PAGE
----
Students displayed their projects and research at the Kenyon Athletic Center (KAC) this Tuesday during the annual Kenyon Showcase, formerly known as the Celebration of High-Impact Practices (CHIPs).
While the event was similar to those of past years, Professor of Biology Drew Kerkhoff, who was in charge of the Showcase, felt that it needed a rebrand.
“It’s really hard to brand with an acronym,” said Kerkhoff. “I think the idea was to just make it more straightforward as to what this is about, and that’s showcasing the experiences of our students.”
Those experiences included researching zoning in Michigan, shooting a feature film and planning educational activities for local elementary schoolers. One especially popular booth was the Quest for Justice (PSCI 101Y) table. Professors encouraged passers-by to share their opinion on a topic, such as free speech on college campuses or whether the unexamined life is worth living. Quest students stationed at the booth had to adopt the opposite opinion and start a debate.
Quest student J.J. Conway ’22 took a shift at the table because he thought it would be fun. He also wanted to advertise the class’s lively format.
“People need to know that at this campus, there’s still open dialogue and discussion about a wide variety of issues,” he said. “You can do that in a more formal academic setting.”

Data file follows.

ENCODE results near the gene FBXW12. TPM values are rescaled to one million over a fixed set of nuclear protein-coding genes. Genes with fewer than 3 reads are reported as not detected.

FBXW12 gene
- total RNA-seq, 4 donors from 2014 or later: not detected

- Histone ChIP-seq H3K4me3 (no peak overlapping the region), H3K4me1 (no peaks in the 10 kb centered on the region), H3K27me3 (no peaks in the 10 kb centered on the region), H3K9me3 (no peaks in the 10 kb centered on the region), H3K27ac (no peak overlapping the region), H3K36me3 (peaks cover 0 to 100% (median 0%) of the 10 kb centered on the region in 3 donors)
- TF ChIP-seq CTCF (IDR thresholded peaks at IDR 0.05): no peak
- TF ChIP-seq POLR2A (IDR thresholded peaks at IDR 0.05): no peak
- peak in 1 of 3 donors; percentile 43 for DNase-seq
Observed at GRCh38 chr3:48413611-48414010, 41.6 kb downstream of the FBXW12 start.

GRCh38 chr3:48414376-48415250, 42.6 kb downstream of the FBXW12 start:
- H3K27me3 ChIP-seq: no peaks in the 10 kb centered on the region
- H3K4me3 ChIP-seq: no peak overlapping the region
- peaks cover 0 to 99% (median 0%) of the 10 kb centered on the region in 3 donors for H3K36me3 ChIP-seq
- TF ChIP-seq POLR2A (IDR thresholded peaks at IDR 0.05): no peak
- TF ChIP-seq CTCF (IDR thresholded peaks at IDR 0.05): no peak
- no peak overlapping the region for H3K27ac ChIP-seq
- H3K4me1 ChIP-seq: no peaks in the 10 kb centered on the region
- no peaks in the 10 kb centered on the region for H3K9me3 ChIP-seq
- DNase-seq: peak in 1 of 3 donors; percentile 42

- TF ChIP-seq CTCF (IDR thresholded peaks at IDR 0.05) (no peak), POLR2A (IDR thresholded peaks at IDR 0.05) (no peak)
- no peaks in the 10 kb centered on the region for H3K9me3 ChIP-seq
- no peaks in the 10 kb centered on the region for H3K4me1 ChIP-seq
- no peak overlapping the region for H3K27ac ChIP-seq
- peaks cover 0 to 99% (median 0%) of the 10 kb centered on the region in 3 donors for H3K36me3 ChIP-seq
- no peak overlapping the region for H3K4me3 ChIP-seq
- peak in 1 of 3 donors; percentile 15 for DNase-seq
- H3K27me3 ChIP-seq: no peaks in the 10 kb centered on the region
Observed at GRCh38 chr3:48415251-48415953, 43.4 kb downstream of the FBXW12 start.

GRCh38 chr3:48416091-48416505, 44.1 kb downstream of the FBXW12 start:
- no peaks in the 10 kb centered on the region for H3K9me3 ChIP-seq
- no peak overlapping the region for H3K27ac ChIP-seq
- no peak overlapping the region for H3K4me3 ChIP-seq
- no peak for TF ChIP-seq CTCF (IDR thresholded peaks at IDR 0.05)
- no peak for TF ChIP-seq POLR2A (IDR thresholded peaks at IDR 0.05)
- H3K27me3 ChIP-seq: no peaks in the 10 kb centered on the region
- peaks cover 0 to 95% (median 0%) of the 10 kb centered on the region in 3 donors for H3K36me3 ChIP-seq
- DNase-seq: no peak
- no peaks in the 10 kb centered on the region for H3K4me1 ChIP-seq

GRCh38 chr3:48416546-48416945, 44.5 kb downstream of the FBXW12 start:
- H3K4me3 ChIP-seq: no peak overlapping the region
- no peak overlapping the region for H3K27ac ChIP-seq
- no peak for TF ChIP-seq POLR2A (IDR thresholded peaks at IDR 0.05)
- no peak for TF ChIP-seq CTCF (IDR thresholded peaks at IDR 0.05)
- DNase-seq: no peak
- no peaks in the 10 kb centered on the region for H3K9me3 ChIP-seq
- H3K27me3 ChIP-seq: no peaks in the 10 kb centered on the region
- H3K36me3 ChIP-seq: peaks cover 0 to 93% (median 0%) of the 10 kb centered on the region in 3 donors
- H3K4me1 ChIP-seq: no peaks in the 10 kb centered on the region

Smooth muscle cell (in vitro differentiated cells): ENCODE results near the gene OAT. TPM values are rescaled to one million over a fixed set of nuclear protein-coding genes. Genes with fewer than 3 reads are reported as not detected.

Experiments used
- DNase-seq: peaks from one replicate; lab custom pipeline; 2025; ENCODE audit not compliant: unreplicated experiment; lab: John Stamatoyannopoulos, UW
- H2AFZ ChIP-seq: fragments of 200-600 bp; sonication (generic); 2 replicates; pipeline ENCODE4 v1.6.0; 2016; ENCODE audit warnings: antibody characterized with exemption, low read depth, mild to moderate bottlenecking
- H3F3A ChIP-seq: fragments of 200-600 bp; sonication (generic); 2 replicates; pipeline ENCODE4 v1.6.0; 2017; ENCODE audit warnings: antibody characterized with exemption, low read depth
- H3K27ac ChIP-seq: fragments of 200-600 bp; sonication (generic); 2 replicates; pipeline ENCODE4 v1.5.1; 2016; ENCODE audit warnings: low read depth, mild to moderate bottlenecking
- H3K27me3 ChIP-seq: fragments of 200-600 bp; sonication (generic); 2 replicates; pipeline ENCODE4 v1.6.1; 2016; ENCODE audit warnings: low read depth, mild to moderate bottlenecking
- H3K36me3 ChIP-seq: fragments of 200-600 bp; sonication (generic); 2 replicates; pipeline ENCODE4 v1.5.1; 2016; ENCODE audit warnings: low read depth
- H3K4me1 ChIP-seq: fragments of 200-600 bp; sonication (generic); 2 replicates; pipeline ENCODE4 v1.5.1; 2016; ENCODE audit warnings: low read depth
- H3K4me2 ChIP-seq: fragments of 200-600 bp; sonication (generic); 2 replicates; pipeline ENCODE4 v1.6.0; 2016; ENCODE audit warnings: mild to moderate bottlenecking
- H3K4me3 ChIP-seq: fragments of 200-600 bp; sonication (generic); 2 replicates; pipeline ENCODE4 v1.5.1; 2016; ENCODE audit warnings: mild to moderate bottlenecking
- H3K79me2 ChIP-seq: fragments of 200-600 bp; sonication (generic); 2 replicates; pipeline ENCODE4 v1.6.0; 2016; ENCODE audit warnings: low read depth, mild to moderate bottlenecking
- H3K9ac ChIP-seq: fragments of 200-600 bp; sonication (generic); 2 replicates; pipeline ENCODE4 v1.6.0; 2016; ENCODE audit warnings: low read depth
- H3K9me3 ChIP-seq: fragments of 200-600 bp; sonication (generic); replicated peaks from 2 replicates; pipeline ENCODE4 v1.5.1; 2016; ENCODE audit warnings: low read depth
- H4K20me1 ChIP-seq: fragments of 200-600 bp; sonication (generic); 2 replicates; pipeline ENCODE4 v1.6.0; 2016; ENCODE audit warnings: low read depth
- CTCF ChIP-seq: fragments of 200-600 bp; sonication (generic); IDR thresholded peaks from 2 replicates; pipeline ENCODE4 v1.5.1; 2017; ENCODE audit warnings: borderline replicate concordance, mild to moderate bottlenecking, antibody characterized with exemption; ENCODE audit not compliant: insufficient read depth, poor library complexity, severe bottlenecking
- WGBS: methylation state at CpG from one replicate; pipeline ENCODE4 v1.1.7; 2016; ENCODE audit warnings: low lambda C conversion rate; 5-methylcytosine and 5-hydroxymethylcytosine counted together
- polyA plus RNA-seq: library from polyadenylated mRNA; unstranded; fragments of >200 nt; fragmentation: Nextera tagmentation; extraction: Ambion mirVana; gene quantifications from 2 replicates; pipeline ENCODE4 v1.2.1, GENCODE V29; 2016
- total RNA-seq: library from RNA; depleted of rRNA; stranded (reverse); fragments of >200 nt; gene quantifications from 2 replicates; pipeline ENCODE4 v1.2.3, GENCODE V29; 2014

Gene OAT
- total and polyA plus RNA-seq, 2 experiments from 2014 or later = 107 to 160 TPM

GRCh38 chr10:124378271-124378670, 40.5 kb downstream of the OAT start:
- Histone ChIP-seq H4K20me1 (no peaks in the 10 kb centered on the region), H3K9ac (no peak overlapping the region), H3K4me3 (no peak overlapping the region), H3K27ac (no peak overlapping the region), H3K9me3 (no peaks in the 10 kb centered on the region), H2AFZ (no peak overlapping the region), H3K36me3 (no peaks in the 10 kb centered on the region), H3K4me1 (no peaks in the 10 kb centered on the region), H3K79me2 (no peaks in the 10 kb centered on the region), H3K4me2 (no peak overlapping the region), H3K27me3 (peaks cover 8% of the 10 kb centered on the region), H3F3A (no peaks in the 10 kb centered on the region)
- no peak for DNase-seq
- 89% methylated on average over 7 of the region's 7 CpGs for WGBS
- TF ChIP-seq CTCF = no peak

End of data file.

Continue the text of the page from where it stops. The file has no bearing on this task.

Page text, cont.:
The Quest booth was in the small “First-Year Experiences” category at the Showcase. The most common type of project was “Service Learning or Community-Based Research.” Other groups included “Writing Intensive Courses,” “Global Learning” and senior capstones or Honors projects. According to Kerkhoff, 70 students presented 46 different projects during the event, with help from about 30 faculty members.
The longtime director of the Kenyon Showcase, Professor of Mathematics and Statistics Brad Hartlaub, is on sabbatical this year. Kerkhoff stepped into his role as Director of Student Research, whose duties include managing the event. He expected the Showcase to be the only major campus event on April 2, but after he set the date, the Office of Communications gave him a call.
“They said, ‘That’s when Bell-A-Thon is!’ I said, ‘What’s Bell-A-Thon?’ Because I didn’t know,” Kerkhoff said.
Once the Office of Communications explained the event, a partnership developed. Kerkhoff and the Showcase were featured on Bell-A-Thon, Kenyon’s annual fundraising broadcast. Kerkhoff believed that the midday stream was perfectly timed for alumni viewers on lunch breaks. The partnership may have brought more attention to the Showcase, which Kerkhoff says “has been an event in search of an audience.” He hopes that the exposure interested new people, such as family members and prospective students, in the Showcase and in Kenyon.